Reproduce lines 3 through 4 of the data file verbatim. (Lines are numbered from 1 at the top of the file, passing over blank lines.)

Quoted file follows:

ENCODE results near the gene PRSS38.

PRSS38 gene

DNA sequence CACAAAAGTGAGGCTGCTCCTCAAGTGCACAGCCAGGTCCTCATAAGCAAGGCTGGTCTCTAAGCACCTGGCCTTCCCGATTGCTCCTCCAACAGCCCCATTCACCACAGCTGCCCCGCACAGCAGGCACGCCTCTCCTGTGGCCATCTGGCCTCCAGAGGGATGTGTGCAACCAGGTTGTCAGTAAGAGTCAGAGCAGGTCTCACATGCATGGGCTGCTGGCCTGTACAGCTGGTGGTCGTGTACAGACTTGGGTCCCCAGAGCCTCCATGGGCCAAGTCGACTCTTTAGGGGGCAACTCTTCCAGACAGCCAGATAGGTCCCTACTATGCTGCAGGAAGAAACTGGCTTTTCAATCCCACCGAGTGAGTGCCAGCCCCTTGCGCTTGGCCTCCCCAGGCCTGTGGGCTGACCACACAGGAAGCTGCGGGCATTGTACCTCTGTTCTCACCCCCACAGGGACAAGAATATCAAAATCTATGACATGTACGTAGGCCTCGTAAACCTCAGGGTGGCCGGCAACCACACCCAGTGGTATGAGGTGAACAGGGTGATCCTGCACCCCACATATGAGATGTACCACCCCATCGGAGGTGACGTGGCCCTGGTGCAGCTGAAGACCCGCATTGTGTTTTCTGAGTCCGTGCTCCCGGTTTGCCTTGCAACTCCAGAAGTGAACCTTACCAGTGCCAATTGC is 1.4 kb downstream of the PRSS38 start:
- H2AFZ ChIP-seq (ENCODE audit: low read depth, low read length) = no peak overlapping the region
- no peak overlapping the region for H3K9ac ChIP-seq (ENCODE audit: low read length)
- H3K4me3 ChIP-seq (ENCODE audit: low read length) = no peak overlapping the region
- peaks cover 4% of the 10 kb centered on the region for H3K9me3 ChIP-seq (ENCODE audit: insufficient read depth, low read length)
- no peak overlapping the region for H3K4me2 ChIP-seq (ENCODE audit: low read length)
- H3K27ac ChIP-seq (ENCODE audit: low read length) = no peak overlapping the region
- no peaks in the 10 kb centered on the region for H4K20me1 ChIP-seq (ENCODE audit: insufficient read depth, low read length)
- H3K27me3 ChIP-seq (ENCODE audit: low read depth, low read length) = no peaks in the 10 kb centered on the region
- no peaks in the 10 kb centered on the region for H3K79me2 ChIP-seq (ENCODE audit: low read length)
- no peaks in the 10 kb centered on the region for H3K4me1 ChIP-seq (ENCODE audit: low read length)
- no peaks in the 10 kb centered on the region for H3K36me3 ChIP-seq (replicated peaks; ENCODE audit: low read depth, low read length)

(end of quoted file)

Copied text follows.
DNA sequence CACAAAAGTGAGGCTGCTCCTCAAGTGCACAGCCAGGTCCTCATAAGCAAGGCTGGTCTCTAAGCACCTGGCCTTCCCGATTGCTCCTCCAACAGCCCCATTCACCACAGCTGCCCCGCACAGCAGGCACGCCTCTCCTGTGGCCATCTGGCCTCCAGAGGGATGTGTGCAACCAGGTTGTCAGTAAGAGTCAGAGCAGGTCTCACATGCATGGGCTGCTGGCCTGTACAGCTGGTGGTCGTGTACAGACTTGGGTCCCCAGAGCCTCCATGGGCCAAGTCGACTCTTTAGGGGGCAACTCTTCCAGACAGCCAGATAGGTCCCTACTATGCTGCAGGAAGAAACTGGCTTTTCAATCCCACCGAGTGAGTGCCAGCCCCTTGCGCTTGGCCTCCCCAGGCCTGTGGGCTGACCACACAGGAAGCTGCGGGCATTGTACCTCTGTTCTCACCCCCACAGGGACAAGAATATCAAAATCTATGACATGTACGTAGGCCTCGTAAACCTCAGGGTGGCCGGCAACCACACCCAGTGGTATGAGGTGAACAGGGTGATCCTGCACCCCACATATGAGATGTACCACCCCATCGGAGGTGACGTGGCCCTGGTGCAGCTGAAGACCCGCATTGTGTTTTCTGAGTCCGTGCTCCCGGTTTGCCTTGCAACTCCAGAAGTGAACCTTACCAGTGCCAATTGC is 1.4 kb downstream of the PRSS38 start:
- H2AFZ ChIP-seq (ENCODE audit: low read depth, low read length) = no peak overlapping the region